Fair Game

By TOM JOHNSON

 

Teen driver reportedly fails to stop at school crosswalk and strikes crossing guard during peak morning hours

We all know how beloved some school crossing guards can be to many kids and parents, particularly on their strolls to and from campus each day. If you don’t know what I mean, watch next time you’re around younger kids filling a crosswalk and witness the interaction and smiles often shared between the guards, kids and parents. It’s a safe feeling that everyone desires.

Well, I’m sorry to report that one of those beloved guards – this one working near Eastbluff Elementary – was struck and subsequently hospitalized in ICU Tuesday morning (Feb. 13) with substantial injuries when a vehicle apparently failed to heed a stop sign. A teenage driver, according to Newport Beach Police, allegedly ran a stop sign at Vista del Oro and Vista Roma while traveling approximately 18-20 mph.

First things first, the crossing guard has been identified as Kathy Japes, who reportedly suffered “moderate injuries, including a broken bone.” Fortunately, a GoFundMe effort has been established to assist Kathy in her recovery, which details a list of a number of more injuries incurred. There has been more than $11,500 raised to date.

The driver was at fault, according to NBPD, however stayed at the scene, cooperated with officers and was not cited. The vehicle was a small VW SUV.

No one else was injured in the incident.

Get well, Kathy.

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The City of Newport Beach Arts Commission is inviting residents to once again vote on the final selection of sculptures proposed for inclusion in Phase IX of the rotating exhibition in Civic Center Park.

The survey is being facilitated by Arts of Orange County at www.sparkoc.com/nb_sculpture_poll/ and will be available online through March 11.

Click on photo for a larger image

Courtesy of NB Arts Commission

One of the current sculptures on view in Civic Center Park – enjoy “Efram,” by James Burnes

 The proposed pieces that you’ll be selecting from were chosen by the Newport Beach City Arts Commission; curatorial panel members Tram Le, an Arts and Culture Specialist for the City of Santa Ana; and Alejandro “Man One” Poli Jr., artist and curator; along with representatives from Arts Orange County at the Commission’s February 8 regular monthly meeting.

The panel evaluated the works in four critical areas – artistic merit, durability, practicality and site appropriateness – and then selected artworks of various sizes, mediums and subject matter for the public online survey.

The survey, when completed, will select the 10 sculptures for Phase IX of the Sculpture Exhibition, which will then be reviewed by Newport Beach City Council for final approval at their April 9 meeting.

The selected sculptures will be on loan to the City of Newport Beach for two years. Sculptors, whose artworks are chosen for installation in Civic Center Park, will receive a small honorarium.

• • •

The Newport Beach Foundation – a non-profit group that has taken responsibility for “activating the next generation of community involvement and leadership in Newport Beach” – is now accepting applications for its Spring class of their Distinguished Citizen Program.

If you’re someone interested in learning about the key components that form the foundation of this city, trust me, you’ll want in.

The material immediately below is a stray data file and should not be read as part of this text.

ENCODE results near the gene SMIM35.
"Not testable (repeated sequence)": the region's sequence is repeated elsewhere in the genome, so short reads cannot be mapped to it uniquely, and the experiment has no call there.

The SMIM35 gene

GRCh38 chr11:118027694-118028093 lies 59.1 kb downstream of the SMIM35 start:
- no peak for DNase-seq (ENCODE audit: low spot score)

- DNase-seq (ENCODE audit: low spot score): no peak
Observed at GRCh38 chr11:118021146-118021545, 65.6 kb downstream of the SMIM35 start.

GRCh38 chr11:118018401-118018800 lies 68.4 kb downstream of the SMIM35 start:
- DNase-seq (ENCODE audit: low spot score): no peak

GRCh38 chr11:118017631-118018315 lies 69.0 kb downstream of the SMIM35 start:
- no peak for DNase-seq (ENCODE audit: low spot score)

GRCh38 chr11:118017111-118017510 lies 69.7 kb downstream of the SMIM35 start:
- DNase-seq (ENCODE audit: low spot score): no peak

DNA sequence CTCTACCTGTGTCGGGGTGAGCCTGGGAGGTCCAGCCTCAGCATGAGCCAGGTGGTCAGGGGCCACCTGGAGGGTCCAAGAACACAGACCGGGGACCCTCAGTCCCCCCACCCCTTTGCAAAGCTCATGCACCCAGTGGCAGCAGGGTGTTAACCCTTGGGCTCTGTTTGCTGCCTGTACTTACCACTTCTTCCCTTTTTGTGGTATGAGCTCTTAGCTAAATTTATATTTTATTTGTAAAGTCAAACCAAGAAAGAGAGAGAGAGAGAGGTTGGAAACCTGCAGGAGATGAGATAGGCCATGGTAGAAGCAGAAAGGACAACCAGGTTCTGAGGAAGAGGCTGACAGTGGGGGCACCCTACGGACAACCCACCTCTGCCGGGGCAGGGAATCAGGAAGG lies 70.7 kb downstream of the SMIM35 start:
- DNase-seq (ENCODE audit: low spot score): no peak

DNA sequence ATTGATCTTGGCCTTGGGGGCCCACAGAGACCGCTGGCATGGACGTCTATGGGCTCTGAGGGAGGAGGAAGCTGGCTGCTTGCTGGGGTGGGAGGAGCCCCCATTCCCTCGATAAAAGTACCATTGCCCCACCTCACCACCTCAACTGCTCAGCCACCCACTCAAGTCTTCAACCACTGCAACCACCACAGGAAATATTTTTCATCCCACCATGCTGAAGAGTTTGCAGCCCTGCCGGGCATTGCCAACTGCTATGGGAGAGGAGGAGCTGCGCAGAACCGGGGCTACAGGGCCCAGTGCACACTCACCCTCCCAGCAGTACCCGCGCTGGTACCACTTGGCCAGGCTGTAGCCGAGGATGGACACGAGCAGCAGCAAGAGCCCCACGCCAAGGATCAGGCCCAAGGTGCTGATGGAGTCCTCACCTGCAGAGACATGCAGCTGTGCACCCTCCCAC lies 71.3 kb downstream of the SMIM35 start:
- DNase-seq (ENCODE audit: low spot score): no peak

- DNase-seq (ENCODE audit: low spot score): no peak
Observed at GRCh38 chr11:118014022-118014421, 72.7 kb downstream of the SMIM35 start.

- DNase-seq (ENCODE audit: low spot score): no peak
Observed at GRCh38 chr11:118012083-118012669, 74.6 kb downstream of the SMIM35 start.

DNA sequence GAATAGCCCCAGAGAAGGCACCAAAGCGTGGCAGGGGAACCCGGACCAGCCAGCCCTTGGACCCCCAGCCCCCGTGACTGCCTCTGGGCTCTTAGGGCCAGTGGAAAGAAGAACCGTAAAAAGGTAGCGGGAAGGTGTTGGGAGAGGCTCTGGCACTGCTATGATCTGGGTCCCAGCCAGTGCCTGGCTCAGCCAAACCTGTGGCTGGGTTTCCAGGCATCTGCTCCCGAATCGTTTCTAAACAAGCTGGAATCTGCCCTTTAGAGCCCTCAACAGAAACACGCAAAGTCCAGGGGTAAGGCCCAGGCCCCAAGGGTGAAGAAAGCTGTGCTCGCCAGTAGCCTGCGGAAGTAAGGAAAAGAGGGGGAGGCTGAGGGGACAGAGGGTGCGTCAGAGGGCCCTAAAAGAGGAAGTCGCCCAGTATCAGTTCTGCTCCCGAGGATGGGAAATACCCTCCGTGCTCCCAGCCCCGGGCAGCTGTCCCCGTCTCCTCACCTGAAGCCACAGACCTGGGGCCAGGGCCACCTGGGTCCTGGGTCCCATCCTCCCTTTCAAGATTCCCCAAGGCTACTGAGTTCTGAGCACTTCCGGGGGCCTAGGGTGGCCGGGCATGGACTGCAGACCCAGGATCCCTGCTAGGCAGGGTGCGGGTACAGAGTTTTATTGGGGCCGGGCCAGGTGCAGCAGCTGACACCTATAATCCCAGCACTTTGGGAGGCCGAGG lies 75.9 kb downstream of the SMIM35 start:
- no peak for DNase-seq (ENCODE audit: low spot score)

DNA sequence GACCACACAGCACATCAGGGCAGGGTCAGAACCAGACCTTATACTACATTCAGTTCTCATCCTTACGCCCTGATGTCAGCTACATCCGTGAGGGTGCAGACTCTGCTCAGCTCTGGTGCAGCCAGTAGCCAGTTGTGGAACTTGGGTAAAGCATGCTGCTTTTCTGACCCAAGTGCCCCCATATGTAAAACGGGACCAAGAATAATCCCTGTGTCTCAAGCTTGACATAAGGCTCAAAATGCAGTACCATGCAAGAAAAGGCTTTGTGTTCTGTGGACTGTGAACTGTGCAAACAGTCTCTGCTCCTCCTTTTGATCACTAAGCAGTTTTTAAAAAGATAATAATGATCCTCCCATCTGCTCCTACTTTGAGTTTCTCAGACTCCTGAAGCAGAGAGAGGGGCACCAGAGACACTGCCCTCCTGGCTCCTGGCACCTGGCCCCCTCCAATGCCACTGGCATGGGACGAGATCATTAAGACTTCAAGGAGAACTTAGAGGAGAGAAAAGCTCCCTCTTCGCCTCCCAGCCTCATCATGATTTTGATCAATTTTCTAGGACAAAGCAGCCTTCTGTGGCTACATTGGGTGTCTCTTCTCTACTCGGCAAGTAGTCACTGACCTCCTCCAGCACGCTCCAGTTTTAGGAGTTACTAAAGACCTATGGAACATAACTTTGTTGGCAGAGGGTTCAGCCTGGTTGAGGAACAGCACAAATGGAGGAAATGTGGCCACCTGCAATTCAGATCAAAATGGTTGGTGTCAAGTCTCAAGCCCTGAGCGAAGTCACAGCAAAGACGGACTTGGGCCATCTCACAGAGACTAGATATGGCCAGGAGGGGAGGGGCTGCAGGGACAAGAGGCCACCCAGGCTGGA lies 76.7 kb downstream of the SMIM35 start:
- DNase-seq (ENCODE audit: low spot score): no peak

The program runs five evenings (May 1, 8, 15, 22, 29) from 5:30-8 p.m. There are limited spots available. Applicants MUST live or work in Newport Beach.

Some of the city leaders who have presented during the program in the past include Mayor Will O’Neill, City Manager Grace Leung, business owner Mario Marovic, Gary Sherwin from Visit Newport Beach, Chief Joe Cartwright from Newport Beach Police, Chief Jeff Boyles from Newport Beach Fire, City Attorney Aaron Harp, Newport-Mesa School District Superintendent Dr. Wesley Smith, Mayor Pro Tem Joe Stapleton, Councilmember Lauren Kleiman, City Clerk Lelani Brown, and many other top city department and community leaders.

To apply, go here.

• • •

The next time you see a black abalone, otherwise known as Haliotis cracherodii, out on a dive, feel free to share this: this year, Orange County Assemblymember Diane Dixon introduced AB 2504 proposing to make the large edible sea snail, or gastropod mollusk, California’s State Shellfish.

That’s right, earlier this week Assemblymember Dixon, in an effort to honor the important role of the black abalone in “influencing California’s rich history and culture,” put forth the bill to bring attention to this species facing extinction.

“I am delighted to designate the shell of the black abalone as California’s State Seashell,” said Dixon. “This is a fun bill designed to offer an educational purpose while encouraging Californians to learn more about our beautiful coastline and fragile sea life.”

In other coastal news, Assemblymember Dixon also discussed AB 2393, sponsored by Orange County. The bill would enhance opportunities for public access and recreational activities on the coast, as well as promote coastal resource preservation.

Orange County, authorized by the Tidelands Grant Authority, leases tidelands and submerged lands bordering on and under Newport Bay, also known as Back Bay. AB 2393 will extend the available lease terms for the Newport Bay Tidelands to 66 years.

“It is crucial to extend the available lease terms for public trust lands at Newport Bay. I am looking forward to working with the county to ensure flexibility when creating land lease agreements for projects that encourage people to get outside and enjoy the beautiful Orange County coastline.”

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